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Discussion Starter · #1 ·
I've been reading on this site and elsewhere that the slamming of the op-rod into the gas block is what kills optics and effects Mini-14 accuracy. There is a lot of discussion on reduced gas bushings and front & rear buffers mostly directed at reducing felt recoil and brass tossing in the ranch models.

If one were to put in a reduced strength recoil spring and a rear buffer wouldn't that reduce slamming of the op-rod against the gas block? I'm not in favor of using a front buffer due to the likelihood of it deteriorating with use (heat & battering) as well as screwing with the timing and possible incomplete bolt closure. My rear buffer looks pristine after at least a couple thousand rounds to it. I would expect a deteriorating front buffer to cause a shift in POI.

Might one be able to choke down the gas port a little more with a further reduced spring? I realize that eventually reliability fails if you go too far with this. I'm just pondering.

My 582 is running just fine with a .045" gas port bushing and a rear 1911 buffer. It tosses the brass out about 12 feet at about 2 o'clock and the right handloads at 1.5 MOA. It is scoped & Accu-strutted.
 
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Hellgate;

" I would expect a deteriorating front buffer to cause a shift in POI."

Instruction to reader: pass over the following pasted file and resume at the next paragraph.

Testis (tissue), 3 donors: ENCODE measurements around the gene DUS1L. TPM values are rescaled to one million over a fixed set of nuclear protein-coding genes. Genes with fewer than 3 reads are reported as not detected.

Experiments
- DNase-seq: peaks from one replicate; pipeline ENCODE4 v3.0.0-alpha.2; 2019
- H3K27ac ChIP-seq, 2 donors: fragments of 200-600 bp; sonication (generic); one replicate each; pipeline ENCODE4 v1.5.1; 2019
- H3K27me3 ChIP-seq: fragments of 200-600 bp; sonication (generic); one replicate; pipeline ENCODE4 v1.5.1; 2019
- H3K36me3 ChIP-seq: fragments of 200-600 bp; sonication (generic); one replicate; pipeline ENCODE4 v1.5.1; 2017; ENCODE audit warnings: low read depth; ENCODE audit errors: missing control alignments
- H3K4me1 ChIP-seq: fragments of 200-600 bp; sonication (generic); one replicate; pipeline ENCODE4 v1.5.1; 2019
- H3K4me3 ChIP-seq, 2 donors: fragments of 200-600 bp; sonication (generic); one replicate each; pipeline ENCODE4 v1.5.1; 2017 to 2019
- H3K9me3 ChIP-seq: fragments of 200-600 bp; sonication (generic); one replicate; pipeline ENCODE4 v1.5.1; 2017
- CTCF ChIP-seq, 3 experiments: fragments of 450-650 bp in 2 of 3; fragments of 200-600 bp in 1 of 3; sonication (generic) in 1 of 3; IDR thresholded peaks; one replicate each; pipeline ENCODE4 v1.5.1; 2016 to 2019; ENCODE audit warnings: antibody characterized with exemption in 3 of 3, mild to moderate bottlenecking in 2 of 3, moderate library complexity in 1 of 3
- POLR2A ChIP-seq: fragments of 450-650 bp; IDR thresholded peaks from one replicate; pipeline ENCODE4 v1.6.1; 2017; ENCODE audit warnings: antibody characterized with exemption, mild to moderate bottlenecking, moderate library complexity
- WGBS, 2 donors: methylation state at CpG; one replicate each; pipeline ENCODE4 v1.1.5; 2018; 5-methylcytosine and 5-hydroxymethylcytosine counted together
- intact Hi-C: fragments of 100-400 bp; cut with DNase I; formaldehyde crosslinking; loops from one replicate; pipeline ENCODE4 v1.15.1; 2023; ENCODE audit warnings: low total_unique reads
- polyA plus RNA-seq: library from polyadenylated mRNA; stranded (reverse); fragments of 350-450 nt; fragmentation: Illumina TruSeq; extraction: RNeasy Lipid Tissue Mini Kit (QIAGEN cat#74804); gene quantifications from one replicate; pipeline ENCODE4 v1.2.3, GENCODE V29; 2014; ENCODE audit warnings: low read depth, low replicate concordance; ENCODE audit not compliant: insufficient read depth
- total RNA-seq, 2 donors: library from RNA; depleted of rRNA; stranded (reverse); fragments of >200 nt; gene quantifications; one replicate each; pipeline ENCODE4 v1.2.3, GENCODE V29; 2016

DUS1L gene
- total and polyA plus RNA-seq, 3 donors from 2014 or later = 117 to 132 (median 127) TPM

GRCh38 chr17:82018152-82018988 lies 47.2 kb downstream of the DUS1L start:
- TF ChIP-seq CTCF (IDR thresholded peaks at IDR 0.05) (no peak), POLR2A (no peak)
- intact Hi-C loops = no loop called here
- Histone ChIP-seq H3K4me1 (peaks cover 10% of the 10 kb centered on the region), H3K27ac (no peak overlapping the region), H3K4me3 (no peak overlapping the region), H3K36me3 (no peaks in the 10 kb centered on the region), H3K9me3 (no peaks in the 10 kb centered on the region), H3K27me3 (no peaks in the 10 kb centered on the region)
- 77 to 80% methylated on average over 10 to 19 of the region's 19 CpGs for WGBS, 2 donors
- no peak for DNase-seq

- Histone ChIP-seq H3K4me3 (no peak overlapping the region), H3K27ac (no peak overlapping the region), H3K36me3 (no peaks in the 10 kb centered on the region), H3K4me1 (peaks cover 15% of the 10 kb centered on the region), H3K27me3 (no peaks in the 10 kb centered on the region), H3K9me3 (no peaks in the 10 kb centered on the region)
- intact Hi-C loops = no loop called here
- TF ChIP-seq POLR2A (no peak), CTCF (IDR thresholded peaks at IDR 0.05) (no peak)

I have never had the POI change because of a screwed up buffer.
I changed from the standard buffer others use to Quad Rings for the front buffer. I have found they last a lot longer as they do not burn like the other buffers. A lighter spring I have never tried, I think it may cause problems stripping the follow up round.
If you do go with a lighter spring and smaller bushing let us know how it works out.
 

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Hellgate, even with a reduced power recoil spring, the front of the op-rod will still slam against the gas block, with nothing to impede it.
If you are worried about timing problems or incomplete bolt closure, maybe try a thinned down buffer ?
You'll still get some cushioning benefits but reduce the chances that bolt would not close fully or affect timing.

Have you yet tried a front buffer ? Maybe your's wouldn't get deteriorated at all, and if it did, you can smooth the front face of the op-rod.